10 June 2010

Guest Post: Aviva Goldfarb on Life with a Cookbook Author

Last Saturday I introduced you to Aviva Goldfarb and her terrific new cookbook SOS! The Six O'Clock Scramble to the Rescue. In that post, I shared Aviva's recipe for Mango Black Bean Salad and told you about a great giveaway to win both a copy of the book and a 3-month subscription to Aviva's Six-O'Clock Scramble program, an online dinner-planning service.

Today I have the pleasure to welcome Aviva to Beth Fish Reads. I asked her to tell us about how her family--especially her children--have adjusted to living with with a cookbook author.

My Poor Lucky Family: Life in a House Where Each Dinner Is an Adventure

When I tell people that I write cookbooks and share recipes for a living, they frequently respond that my family is so lucky that they have a mom who loves to cook! I’m pretty sure that overall my family would agree. But it’s not always a slice of heaven to have a mom who makes something different every night.

My husband has a huge appetite and loves to come home from work to enjoy a fresh meal. When he’s thinking of working late, sometimes I lure him home by mentioning what’s on the menu:

  • Andrew: I have so much to do. I might have to work late tonight.
  • Me: Oh, too bad you can’t make it because I’m making Soba Noodle Soup with Snow Peas, Coconut-Lime Crusted Tofu, and an arugula salad with oranges and toasted walnuts.
  • Andrew: Actually, maybe I can just finish up my work at home after dinner.
  • Me: Thought so.
My kids, on the other hand, often ask me what we’re having with a note of apprehension in their voices.
  • Solomon or Celia: Um, mom, what’s for dinner?
  • Me: I’m trying a new recipe tonight! It’s Fiesta Casserole with turkey and vegetables and a cornbread crust. It sounds so good!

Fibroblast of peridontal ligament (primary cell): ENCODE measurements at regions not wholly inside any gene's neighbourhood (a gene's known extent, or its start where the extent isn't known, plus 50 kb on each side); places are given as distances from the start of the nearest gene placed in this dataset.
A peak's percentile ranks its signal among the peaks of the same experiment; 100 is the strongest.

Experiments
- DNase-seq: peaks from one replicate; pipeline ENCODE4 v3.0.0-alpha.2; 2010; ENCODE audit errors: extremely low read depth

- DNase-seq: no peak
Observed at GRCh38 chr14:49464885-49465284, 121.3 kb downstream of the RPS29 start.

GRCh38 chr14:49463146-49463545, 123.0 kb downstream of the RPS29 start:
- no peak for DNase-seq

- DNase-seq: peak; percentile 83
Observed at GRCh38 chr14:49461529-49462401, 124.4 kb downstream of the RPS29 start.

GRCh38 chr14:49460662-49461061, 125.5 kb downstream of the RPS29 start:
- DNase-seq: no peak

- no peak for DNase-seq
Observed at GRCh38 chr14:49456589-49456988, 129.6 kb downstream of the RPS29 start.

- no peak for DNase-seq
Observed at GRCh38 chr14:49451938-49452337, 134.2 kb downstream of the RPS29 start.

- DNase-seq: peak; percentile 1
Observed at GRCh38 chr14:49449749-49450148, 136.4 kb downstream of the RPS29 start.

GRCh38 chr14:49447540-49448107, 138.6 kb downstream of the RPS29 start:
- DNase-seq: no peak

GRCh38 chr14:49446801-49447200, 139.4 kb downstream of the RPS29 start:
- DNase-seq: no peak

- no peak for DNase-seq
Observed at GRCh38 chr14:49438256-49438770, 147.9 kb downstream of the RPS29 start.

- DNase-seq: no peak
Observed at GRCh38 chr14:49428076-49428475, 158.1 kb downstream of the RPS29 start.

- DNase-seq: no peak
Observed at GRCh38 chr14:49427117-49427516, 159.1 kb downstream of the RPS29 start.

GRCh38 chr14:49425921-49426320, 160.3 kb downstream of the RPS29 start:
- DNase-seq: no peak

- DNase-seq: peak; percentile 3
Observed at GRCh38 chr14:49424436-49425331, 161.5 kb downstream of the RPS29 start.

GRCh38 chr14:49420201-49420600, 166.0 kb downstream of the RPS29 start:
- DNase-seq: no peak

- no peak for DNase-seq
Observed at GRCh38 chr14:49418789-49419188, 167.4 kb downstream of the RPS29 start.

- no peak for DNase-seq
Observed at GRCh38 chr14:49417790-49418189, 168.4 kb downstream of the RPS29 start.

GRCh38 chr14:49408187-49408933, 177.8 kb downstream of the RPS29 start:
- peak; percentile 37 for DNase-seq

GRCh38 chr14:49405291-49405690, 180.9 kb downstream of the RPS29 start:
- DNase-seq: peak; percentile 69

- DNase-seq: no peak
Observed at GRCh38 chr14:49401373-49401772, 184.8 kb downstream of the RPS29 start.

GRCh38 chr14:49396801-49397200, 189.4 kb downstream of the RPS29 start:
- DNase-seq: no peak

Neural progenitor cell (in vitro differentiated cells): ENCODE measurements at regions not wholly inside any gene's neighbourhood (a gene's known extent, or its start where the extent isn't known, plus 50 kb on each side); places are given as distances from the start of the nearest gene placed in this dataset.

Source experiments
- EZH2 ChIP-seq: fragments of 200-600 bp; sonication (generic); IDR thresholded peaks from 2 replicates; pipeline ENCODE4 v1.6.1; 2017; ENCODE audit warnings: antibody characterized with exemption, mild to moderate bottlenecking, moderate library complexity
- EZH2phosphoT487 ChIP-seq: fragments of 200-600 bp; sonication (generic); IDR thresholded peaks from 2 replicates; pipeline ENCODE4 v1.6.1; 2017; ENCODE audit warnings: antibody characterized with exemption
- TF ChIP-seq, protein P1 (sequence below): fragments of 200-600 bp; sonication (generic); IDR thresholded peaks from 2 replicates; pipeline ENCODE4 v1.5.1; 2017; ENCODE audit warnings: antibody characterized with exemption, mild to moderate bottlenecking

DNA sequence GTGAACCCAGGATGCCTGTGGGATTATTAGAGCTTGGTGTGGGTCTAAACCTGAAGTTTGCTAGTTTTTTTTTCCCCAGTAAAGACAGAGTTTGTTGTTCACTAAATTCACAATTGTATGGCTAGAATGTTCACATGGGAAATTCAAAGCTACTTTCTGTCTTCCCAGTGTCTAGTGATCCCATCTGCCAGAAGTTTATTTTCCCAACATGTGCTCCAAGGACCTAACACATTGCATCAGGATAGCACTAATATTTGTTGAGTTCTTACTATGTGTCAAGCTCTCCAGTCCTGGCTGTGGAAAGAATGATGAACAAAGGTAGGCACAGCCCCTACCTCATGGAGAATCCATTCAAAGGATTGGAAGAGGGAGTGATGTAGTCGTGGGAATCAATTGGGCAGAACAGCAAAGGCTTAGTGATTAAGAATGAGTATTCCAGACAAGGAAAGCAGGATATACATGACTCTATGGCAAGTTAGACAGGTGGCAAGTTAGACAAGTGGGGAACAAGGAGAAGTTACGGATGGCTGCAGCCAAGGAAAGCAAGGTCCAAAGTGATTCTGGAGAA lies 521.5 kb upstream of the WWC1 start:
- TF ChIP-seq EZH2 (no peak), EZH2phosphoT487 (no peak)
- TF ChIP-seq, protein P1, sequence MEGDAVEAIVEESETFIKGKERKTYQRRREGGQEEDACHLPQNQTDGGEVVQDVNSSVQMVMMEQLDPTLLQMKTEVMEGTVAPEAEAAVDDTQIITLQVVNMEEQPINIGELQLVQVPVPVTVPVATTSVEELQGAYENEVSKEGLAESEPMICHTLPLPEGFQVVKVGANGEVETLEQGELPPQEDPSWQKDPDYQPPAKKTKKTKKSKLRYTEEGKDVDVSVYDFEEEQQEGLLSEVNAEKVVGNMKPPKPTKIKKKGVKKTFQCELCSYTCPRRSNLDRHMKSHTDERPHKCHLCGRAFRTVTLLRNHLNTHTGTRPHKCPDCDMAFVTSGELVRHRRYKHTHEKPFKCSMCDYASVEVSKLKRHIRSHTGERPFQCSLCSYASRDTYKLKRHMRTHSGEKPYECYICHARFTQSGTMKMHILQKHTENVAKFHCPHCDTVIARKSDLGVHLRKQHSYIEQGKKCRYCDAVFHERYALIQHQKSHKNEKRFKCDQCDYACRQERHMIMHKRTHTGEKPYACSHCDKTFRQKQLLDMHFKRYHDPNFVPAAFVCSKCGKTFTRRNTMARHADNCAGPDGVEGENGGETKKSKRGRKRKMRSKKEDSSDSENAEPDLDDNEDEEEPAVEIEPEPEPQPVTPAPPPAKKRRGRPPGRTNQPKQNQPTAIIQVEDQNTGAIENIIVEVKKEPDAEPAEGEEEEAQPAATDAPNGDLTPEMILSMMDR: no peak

• Kids: Uh, are you making bread, too?
  • Me: No, not tonight, but we will have a tomato and cucumber salad!
  • Kids: Oh, okay, I’m not very hungry anyways. [Usually said while backing away.]
When dinnertime rolls around, the kids are usually good sports about at least trying whatever new dish I set in front of them, and often they find it’s a lot better than they feared. Because I’ve been creating and testing recipes for most of their lives, they’ve learned to keep an open mind, even if the dish doesn’t look at first something they would enjoy eating.

One of my favorite parts of testing recipes with my family is when the kids discover that they like something they didn’t necessarily expect to enjoy. One of my eleven-year-old daughter Celia’s favorite things in the world has always been pasta with just a little olive oil or butter and Parmesan cheese. So whenever she sees me making an “interesting” sauce, she can barely mask her disappointment. That’s why I was so thrilled a few weeks ago when she helped herself to her third serving of Fettuccine with Artichokes, Roasted Peppers & Pine Nuts.

Our son, Solomon, used to be an incredibly picky and light eater, which would be very frustrating to any parent but especially one who loves food so much that she made cooking her profession. Over the years, through repeated exposure to so many foods, Solomon, who is now thirteen, has become a wonderfully adventurous eater. I knew we had come far from his food-averse days when he had a second helping of my healthy and hearty Lentil Stew with Bacon, over which he had drizzled a few drops of a Costa Rican hot pepper sauce we love, called Marie Sharps.